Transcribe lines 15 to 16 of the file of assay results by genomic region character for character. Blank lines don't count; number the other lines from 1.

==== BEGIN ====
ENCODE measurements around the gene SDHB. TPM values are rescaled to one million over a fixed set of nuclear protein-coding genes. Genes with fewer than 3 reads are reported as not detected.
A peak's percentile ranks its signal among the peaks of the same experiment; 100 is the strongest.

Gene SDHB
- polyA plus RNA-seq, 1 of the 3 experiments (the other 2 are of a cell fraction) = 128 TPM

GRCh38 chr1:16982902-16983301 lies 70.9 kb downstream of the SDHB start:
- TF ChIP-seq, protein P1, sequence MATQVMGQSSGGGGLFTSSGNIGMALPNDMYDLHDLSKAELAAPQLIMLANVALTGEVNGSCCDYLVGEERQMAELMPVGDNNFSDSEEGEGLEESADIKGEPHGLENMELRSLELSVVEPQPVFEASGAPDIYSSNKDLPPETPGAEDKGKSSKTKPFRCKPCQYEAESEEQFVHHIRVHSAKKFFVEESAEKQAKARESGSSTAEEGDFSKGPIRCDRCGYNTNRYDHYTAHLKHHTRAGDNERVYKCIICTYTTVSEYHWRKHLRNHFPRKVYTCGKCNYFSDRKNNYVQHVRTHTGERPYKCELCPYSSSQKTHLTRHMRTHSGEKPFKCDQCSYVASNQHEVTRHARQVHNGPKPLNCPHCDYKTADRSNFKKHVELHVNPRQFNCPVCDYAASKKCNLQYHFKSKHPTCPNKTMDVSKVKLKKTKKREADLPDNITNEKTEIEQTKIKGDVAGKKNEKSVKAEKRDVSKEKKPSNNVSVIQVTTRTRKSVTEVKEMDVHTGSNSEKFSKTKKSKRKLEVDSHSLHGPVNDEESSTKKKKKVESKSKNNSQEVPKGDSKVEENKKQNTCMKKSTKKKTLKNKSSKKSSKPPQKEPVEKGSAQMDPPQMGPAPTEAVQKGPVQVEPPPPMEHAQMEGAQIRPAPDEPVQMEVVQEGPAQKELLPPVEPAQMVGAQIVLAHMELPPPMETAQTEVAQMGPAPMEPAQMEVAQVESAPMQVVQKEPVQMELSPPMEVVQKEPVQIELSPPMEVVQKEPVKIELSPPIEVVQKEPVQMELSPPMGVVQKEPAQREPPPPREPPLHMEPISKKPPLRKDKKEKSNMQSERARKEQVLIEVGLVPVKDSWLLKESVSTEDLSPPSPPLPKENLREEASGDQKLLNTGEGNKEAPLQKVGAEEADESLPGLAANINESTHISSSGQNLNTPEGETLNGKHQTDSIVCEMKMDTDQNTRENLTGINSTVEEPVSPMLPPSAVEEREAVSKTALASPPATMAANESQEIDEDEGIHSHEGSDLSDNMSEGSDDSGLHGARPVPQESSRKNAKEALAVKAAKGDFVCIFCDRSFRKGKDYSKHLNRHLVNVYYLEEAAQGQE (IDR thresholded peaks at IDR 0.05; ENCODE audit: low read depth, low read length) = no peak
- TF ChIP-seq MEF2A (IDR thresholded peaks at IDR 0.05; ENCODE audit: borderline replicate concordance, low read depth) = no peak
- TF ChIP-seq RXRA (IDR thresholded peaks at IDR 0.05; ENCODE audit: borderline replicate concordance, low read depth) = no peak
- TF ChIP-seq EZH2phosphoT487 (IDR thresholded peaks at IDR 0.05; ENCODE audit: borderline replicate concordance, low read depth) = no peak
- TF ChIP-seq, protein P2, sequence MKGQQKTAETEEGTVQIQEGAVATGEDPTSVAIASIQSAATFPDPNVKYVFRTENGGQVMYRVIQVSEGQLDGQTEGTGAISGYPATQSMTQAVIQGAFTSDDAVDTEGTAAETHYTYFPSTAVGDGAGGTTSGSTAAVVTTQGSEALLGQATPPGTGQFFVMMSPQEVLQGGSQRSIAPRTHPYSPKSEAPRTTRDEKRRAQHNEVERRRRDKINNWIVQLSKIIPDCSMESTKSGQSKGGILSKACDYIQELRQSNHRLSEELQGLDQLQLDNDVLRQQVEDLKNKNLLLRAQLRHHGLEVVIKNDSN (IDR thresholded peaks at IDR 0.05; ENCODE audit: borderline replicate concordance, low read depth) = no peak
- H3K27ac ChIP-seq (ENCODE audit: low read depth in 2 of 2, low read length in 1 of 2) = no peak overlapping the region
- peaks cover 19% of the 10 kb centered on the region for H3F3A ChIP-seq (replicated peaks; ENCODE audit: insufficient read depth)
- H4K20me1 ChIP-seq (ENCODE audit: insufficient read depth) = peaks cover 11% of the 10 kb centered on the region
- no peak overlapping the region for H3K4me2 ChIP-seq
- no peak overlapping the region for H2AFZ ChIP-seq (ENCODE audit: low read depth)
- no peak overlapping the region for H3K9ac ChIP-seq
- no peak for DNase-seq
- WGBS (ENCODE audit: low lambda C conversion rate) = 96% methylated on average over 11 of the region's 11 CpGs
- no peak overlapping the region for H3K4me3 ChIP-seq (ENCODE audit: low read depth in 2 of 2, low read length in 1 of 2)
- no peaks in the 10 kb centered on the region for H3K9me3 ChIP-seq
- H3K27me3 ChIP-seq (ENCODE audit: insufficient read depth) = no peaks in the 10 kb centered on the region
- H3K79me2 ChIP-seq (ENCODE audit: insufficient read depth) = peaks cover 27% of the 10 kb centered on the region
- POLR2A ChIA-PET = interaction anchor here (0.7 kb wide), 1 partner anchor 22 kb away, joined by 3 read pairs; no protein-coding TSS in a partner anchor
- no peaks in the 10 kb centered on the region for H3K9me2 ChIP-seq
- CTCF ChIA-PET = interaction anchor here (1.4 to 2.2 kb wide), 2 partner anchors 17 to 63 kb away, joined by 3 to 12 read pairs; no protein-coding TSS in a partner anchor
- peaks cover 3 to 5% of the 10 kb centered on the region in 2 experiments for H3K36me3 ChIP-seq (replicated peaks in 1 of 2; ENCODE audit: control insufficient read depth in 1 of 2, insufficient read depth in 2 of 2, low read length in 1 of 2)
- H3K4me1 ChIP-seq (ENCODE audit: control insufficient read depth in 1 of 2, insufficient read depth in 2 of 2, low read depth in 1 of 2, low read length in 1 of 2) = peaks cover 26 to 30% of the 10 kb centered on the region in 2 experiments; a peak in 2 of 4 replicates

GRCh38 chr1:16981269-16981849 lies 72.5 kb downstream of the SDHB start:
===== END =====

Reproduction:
- no peak overlapping the region for H2AFZ ChIP-seq (ENCODE audit: low read depth)
- no peak overlapping the region for H3K9ac ChIP-seq